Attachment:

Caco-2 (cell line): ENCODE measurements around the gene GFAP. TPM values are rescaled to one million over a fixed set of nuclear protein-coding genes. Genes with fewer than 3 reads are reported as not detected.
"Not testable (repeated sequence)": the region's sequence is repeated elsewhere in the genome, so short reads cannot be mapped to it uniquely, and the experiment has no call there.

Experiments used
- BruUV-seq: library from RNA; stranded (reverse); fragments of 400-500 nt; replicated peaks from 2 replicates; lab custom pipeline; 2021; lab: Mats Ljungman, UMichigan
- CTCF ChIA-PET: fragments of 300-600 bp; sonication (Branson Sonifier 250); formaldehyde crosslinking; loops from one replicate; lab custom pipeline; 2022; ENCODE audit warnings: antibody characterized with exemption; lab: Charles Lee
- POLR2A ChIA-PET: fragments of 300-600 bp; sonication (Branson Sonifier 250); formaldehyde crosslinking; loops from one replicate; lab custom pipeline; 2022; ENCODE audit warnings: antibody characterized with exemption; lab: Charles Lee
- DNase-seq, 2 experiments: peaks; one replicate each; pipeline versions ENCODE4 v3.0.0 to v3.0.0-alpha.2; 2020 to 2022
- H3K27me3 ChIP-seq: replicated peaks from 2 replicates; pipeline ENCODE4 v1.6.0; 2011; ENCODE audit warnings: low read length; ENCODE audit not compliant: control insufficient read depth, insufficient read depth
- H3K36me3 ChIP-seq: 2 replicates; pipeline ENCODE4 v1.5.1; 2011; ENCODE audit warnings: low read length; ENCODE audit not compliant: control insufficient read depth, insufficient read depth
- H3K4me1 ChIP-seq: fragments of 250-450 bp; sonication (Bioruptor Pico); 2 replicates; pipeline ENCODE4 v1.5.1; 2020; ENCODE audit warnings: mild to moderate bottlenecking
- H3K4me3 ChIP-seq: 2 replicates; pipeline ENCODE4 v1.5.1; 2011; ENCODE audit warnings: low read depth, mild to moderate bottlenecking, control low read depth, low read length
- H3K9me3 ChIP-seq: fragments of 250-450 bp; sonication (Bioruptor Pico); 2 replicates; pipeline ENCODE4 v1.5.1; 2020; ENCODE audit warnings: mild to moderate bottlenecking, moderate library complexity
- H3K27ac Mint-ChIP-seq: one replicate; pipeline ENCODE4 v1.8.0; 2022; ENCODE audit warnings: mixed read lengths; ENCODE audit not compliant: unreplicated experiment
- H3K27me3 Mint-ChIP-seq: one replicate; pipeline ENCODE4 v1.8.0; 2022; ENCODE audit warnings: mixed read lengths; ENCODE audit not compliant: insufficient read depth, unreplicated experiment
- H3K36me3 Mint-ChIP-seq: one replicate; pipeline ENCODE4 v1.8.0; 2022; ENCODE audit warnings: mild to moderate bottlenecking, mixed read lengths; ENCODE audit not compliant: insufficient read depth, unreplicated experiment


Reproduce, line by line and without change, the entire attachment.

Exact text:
Caco-2 (cell line): ENCODE measurements around the gene GFAP. TPM values are rescaled to one million over a fixed set of nuclear protein-coding genes. Genes with fewer than 3 reads are reported as not detected.
"Not testable (repeated sequence)": the region's sequence is repeated elsewhere in the genome, so short reads cannot be mapped to it uniquely, and the experiment has no call there.

Experiments used
- BruUV-seq: library from RNA; stranded (reverse); fragments of 400-500 nt; replicated peaks from 2 replicates; lab custom pipeline; 2021; lab: Mats Ljungman, UMichigan
- CTCF ChIA-PET: fragments of 300-600 bp; sonication (Branson Sonifier 250); formaldehyde crosslinking; loops from one replicate; lab custom pipeline; 2022; ENCODE audit warnings: antibody characterized with exemption; lab: Charles Lee
- POLR2A ChIA-PET: fragments of 300-600 bp; sonication (Branson Sonifier 250); formaldehyde crosslinking; loops from one replicate; lab custom pipeline; 2022; ENCODE audit warnings: antibody characterized with exemption; lab: Charles Lee
- DNase-seq, 2 experiments: peaks; one replicate each; pipeline versions ENCODE4 v3.0.0 to v3.0.0-alpha.2; 2020 to 2022
- H3K27me3 ChIP-seq: replicated peaks from 2 replicates; pipeline ENCODE4 v1.6.0; 2011; ENCODE audit warnings: low read length; ENCODE audit not compliant: control insufficient read depth, insufficient read depth
- H3K36me3 ChIP-seq: 2 replicates; pipeline ENCODE4 v1.5.1; 2011; ENCODE audit warnings: low read length; ENCODE audit not compliant: control insufficient read depth, insufficient read depth
- H3K4me1 ChIP-seq: fragments of 250-450 bp; sonication (Bioruptor Pico); 2 replicates; pipeline ENCODE4 v1.5.1; 2020; ENCODE audit warnings: mild to moderate bottlenecking
- H3K4me3 ChIP-seq: 2 replicates; pipeline ENCODE4 v1.5.1; 2011; ENCODE audit warnings: low read depth, mild to moderate bottlenecking, control low read depth, low read length
- H3K9me3 ChIP-seq: fragments of 250-450 bp; sonication (Bioruptor Pico); 2 replicates; pipeline ENCODE4 v1.5.1; 2020; ENCODE audit warnings: mild to moderate bottlenecking, moderate library complexity
- H3K27ac Mint-ChIP-seq: one replicate; pipeline ENCODE4 v1.8.0; 2022; ENCODE audit warnings: mixed read lengths; ENCODE audit not compliant: unreplicated experiment
- H3K27me3 Mint-ChIP-seq: one replicate; pipeline ENCODE4 v1.8.0; 2022; ENCODE audit warnings: mixed read lengths; ENCODE audit not compliant: insufficient read depth, unreplicated experiment
- H3K36me3 Mint-ChIP-seq: one replicate; pipeline ENCODE4 v1.8.0; 2022; ENCODE audit warnings: mild to moderate bottlenecking, mixed read lengths; ENCODE audit not compliant: insufficient read depth, unreplicated experiment